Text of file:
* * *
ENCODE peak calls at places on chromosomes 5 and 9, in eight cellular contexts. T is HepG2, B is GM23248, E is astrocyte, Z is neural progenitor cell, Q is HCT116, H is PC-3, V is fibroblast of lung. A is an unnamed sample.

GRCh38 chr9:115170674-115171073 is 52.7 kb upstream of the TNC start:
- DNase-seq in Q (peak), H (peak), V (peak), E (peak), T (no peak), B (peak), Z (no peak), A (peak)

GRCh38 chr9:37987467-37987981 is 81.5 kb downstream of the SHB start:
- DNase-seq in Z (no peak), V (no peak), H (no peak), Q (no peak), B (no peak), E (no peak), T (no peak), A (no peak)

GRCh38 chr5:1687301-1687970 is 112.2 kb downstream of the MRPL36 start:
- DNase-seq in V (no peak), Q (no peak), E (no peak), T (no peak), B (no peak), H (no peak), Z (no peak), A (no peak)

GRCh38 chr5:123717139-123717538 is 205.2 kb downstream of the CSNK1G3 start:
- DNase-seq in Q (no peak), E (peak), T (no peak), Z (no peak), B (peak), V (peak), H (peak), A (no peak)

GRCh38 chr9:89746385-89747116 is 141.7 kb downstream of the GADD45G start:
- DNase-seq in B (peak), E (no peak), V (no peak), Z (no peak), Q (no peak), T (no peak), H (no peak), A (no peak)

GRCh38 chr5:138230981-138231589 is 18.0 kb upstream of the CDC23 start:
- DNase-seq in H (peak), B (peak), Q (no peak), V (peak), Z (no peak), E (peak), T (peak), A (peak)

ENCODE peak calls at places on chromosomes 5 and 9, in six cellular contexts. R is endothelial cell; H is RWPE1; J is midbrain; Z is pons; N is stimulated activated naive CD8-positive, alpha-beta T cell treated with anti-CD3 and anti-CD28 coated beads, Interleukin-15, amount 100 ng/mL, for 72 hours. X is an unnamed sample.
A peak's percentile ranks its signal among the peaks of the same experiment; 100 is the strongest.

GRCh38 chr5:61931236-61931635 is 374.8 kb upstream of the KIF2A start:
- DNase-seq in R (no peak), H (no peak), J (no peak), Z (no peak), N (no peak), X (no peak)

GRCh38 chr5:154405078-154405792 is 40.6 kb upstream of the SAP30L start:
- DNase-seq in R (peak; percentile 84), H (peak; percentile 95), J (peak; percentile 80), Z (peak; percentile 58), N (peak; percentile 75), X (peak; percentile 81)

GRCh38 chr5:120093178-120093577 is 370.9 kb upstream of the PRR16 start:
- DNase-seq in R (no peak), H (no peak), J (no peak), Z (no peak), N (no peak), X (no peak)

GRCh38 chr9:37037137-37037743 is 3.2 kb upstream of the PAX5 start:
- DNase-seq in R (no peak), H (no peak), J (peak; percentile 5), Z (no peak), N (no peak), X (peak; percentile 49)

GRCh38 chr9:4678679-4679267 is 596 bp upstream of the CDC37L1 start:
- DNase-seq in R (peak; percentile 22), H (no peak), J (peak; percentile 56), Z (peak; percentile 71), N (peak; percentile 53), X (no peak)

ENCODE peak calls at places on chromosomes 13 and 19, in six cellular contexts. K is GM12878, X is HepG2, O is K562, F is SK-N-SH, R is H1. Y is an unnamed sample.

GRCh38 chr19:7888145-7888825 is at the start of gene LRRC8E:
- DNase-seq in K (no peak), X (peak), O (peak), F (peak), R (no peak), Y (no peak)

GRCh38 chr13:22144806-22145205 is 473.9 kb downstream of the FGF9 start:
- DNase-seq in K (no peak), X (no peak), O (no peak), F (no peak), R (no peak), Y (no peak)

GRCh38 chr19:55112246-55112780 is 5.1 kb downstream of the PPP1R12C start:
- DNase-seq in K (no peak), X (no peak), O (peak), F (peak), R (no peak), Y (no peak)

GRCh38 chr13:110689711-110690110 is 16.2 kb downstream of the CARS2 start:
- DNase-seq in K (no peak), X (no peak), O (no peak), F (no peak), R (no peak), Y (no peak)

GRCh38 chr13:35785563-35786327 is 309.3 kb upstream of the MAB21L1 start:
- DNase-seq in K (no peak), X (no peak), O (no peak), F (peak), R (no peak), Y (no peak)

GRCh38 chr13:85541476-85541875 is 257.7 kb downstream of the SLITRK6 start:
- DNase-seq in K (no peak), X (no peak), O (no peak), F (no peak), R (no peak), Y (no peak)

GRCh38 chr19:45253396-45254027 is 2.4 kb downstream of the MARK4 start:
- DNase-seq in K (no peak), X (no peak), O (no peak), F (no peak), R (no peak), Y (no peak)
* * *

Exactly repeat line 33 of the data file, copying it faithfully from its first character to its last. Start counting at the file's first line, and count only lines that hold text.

GRCh38 chr13:110689711-110690110 is 16.2 kb downstream of the CARS2 start: